Amsterdam-Centrum is the inner-most borough and historical city centre of Amsterdam, Netherlands containing the majority of the city's landmarks. Established in 2002, Amsterdam-Centrum was the last area in the city to be granted the status of self-governing borough. The borough is only 8.04 km2 large and covers the old innercity and the UNESCO-listed Amsterdam canal belt. In 2013, the borough had approximately 85,000 inhabitants, who on average had the second-highest income per household in the city (after Amsterdam-Zuid) and one of the highest in the country.
|• Total||8.04 km2 (3.10 sq mi)|
(1 January 2019)
|Time zone||UTC+1 (CET)|
Amsterdam-Centrum consists of fourteen neighborhoods: Binnenstad (comprising the Burgwallen Oude Zijde and Burgwallen Nieuwe Zijde areas), Grachtengordel (including the Negen Straatjes district), Haarlemmerbuurt, Jodenbuurt, Jordaan, Kadijken, Lastage, Oosterdokseiland, Oostelijke Eilanden (including the Czaar Peterbuurt), Plantage, Rapenburg, Uilenburg, Westelijke Eilanden and Weteringschans.
Neighborhoods are largely traditional divisions of the inner city rather than strictly defined administrative units; as such, they have no level of autonomy, administrative privileges or governing bodies of their own.
Until 2014, the Amsterdam boroughs, called stadsdelen (also known as urban districts in English), were governed by a directly elected district council (deelraad) as well as a separate district executive board, the members of which were appointed and controlled by the council. Since the 2014 municipal elections, the district councils have been abolished and replaced by smaller, but still directly elected district committees (bestuurscommissies). The district committees are elected every four years, on the same day as the city's central municipal council. Each district committee elects three of its members to form an executive committee (dagelijks bestuur). The district committees' jurisdiction is determined by the central municipal council. Responsibilities delegated to the 2014 district committees include parks and recreation, streets and squares, refuse collection, permits and events, preparation of zoning plans, passports and drivers licenses, and welfare work.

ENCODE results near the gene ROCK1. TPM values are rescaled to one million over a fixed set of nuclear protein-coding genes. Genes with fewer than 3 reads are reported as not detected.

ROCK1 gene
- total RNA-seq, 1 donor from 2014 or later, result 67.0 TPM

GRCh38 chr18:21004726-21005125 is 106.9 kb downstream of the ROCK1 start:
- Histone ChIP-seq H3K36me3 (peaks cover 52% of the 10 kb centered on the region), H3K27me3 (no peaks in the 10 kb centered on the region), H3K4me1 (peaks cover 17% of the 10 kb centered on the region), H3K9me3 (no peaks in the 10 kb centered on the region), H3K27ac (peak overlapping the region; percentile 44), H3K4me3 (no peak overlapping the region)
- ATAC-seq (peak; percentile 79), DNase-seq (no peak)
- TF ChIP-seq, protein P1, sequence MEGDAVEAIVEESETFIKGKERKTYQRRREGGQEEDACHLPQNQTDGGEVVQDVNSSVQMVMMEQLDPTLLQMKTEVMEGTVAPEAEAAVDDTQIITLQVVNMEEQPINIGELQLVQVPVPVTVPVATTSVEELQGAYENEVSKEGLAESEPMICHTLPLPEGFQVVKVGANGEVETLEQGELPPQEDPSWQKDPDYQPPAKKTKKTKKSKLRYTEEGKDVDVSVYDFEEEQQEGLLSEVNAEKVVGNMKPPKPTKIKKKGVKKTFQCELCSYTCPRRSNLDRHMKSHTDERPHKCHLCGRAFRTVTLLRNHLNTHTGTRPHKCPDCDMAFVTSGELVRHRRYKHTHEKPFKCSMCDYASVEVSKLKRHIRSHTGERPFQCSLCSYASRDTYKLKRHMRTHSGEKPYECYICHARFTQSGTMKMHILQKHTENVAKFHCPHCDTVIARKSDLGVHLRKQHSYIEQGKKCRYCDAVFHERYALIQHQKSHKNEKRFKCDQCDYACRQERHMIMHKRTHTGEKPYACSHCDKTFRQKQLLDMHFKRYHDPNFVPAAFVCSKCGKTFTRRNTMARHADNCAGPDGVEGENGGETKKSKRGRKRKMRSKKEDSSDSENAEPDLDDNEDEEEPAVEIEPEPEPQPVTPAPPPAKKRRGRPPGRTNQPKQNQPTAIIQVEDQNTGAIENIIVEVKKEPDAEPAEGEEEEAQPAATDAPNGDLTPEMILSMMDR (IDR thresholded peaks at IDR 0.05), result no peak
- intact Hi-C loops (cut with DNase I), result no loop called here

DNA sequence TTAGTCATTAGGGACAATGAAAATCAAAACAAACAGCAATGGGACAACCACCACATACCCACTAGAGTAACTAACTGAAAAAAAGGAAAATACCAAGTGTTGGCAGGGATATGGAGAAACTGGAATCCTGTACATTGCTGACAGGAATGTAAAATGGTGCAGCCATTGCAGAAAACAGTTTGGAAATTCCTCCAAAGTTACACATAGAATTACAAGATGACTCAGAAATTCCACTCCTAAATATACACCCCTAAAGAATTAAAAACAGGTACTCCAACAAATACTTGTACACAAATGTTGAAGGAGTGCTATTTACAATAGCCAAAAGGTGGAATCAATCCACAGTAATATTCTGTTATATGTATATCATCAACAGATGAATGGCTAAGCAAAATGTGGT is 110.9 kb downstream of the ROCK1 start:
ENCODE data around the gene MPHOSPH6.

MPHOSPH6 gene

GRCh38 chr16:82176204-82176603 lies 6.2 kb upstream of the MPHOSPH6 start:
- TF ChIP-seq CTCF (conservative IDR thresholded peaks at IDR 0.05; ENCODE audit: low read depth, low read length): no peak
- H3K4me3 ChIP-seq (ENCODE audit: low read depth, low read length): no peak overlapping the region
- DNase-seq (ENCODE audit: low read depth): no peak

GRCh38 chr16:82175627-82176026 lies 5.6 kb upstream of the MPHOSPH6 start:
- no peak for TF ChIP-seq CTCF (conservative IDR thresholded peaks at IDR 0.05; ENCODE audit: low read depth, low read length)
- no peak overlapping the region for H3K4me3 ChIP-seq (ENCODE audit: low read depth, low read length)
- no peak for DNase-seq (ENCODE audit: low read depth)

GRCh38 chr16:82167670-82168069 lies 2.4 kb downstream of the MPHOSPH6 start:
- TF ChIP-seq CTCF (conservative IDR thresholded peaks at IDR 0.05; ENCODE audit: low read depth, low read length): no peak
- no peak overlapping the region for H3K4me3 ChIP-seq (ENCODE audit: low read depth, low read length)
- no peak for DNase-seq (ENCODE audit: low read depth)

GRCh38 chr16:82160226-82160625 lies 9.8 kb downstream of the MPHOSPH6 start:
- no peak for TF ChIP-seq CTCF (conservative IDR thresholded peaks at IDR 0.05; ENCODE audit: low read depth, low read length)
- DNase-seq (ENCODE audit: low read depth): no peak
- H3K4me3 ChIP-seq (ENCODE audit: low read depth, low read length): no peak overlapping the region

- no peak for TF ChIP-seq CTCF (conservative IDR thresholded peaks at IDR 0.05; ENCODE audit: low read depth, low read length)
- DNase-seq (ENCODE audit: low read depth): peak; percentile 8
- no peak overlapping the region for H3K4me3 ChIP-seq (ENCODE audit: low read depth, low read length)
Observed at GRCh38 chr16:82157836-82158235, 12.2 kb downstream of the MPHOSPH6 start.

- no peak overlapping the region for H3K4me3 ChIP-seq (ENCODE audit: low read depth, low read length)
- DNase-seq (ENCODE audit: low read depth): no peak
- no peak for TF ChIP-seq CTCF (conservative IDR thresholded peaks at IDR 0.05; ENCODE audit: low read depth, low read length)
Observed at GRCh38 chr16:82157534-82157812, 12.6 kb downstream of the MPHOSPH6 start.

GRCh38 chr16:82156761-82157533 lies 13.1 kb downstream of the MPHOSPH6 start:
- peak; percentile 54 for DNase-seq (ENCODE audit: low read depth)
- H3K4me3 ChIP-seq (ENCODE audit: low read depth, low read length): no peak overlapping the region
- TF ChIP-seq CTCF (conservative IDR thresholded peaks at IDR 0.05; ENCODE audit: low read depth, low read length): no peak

The former district council of Amsterdam-Centrum originally had 27 members but was enlarged in 2006 with two extra members. The last district executive board president was Jeanine van Pinxteren (GL, 2010–2014), who succeeded Els Iping (PvdA, 2006–2010) and Anne Lize van der Stoel (VVD, 2002–2006).
|District council seats|
The new district committee of Amsterdam-Centrum consists of 13 members. It was elected on 19 March 2014 with five national political parties represented in the committee. On 7 April 2014, the committee elected its executive board. Executive committee chair was Boudewijn Oranje (D66), and the other members were Jeanine van Pinxteren (GL) and Roeland Rengelink (PvdA).
|District committee seats|
- "Data en informatie".
- "Stadsdelen in cijfers 2013 (Dienst Onderzoek en Statistiek)" (PDF). Research and Statistics Department, City of Amsterdam. 1 October 2013. Retrieved 8 August 2014.
- "Amsterdam Local Elections". Iamsterdam.com. Archived from the original on 9 August 2014. Retrieved 8 August 2014.
- "Bestuurlijk stelsel: stadsdelen en bestuurscommissies" (in Dutch). City of Amsterdam. Retrieved 8 August 2014.
- "Bestuurscommissie" (in Dutch). Borough of Amsterdam-Centrum. Archived from the original on 4 December 2010. Retrieved 9 August 2014.
- "Bestuurscommissie benoemt dagelijks bestuur" (in Dutch). Borough of Amsterdam-Centrum. 8 April 2014. Archived from the original on 9 August 2014. Retrieved 9 August 2014.
- Amsterdam. "Dagelijks bestuur Centrum". Amsterdam.nl (in Dutch). Retrieved 22 February 2022.
- Amsterdam. "Samenstelling stadsdeelcommissie Centrum". Amsterdam.nl (in Dutch). Retrieved 22 February 2022.
- "Centre District". Iamsterdam.com. Archived from the original on 17 August 2014. Retrieved 8 August 2014.